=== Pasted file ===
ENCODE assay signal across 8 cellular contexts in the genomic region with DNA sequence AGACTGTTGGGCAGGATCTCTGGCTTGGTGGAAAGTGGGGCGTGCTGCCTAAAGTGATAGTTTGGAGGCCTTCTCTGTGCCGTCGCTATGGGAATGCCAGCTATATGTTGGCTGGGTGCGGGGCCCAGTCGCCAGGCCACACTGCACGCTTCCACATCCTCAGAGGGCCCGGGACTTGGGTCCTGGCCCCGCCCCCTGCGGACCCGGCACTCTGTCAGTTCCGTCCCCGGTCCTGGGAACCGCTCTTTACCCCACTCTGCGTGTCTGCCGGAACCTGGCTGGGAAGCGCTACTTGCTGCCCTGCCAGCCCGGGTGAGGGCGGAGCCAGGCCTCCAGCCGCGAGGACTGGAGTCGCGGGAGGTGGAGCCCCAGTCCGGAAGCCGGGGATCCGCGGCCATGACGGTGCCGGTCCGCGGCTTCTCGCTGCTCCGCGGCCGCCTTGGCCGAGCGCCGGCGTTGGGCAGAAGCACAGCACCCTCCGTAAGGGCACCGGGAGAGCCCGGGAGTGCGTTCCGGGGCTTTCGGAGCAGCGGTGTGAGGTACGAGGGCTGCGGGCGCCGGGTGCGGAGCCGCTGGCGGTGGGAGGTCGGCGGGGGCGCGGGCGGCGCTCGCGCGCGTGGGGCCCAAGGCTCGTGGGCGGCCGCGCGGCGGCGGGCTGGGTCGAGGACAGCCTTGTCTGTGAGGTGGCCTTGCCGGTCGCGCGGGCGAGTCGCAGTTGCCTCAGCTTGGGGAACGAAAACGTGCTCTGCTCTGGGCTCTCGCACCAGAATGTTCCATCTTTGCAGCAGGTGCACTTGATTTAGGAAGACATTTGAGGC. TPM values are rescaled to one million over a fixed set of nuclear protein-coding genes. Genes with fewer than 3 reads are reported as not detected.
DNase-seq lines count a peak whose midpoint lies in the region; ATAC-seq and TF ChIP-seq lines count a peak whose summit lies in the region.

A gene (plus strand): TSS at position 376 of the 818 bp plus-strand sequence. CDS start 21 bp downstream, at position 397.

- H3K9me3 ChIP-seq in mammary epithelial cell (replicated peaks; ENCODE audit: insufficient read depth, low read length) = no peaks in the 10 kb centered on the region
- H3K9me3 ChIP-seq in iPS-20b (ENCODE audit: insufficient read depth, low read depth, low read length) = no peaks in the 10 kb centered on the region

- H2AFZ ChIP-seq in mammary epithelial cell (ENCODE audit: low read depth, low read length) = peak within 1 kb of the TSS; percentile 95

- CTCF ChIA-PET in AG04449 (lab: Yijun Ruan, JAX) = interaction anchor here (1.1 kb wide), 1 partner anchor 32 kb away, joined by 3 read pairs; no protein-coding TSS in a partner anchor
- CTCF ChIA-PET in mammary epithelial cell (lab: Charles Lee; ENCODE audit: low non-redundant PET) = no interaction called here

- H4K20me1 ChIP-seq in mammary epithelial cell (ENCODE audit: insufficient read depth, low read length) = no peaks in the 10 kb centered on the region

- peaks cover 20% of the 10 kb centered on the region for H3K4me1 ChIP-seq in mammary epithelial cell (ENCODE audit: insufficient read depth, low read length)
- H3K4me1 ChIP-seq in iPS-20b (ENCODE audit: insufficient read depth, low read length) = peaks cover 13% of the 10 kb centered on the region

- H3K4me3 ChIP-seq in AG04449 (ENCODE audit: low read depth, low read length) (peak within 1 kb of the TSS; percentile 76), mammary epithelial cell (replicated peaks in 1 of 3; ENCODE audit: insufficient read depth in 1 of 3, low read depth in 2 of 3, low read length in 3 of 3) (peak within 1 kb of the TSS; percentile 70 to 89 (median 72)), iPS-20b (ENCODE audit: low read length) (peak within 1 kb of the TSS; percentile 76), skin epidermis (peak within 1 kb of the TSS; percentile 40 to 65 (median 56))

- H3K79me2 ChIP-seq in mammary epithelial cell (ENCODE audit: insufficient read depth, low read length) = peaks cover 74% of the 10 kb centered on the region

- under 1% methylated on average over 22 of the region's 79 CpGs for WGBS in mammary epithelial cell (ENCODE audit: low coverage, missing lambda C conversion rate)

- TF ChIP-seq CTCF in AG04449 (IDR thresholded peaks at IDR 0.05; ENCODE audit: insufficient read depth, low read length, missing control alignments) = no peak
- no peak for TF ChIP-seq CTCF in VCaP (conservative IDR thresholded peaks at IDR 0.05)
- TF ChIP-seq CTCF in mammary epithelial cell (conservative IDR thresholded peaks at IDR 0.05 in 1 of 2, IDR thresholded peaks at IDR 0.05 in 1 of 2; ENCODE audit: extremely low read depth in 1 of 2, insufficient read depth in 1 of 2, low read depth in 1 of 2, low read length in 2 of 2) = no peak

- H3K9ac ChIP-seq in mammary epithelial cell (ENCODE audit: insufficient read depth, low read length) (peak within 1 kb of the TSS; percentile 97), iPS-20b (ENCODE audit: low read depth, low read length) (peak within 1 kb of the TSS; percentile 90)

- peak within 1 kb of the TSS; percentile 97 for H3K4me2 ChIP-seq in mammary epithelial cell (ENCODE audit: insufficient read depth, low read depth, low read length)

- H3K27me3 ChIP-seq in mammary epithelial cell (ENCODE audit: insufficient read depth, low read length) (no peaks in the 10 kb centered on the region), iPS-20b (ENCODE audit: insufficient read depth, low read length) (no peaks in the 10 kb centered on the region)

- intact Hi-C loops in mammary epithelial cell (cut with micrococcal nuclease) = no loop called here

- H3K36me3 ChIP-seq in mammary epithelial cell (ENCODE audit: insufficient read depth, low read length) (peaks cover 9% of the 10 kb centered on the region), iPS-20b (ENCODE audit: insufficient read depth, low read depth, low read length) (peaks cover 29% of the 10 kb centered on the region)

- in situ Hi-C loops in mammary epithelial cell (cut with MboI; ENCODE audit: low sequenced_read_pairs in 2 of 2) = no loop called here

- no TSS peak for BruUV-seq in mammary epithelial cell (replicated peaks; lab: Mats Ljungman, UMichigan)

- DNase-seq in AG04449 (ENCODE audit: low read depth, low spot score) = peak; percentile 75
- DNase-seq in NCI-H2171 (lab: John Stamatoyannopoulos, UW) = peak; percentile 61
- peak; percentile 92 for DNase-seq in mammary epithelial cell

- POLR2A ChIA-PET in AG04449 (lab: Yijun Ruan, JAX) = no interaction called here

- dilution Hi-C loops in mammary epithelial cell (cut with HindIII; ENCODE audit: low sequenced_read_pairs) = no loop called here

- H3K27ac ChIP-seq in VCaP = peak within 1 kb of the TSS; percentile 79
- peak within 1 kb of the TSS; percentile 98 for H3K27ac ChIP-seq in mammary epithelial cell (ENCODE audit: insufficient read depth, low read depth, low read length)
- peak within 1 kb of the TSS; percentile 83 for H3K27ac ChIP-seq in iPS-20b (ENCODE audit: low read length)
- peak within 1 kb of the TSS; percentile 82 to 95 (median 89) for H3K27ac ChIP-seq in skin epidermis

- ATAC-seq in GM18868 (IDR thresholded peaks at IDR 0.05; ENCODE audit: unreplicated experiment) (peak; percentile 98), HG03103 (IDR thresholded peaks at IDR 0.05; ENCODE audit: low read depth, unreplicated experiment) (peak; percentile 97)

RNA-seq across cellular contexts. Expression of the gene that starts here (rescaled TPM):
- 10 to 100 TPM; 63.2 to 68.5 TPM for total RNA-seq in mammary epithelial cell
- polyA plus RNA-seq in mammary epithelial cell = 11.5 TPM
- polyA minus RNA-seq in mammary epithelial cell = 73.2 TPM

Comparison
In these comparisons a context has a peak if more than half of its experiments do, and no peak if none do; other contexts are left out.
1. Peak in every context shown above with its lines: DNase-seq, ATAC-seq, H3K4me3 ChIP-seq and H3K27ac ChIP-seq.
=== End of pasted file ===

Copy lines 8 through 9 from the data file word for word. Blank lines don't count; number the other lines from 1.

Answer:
- CTCF ChIA-PET in mammary epithelial cell (lab: Charles Lee; ENCODE audit: low non-redundant PET) = no interaction called here

- H4K20me1 ChIP-seq in mammary epithelial cell (ENCODE audit: insufficient read depth, low read length) = no peaks in the 10 kb centered on the region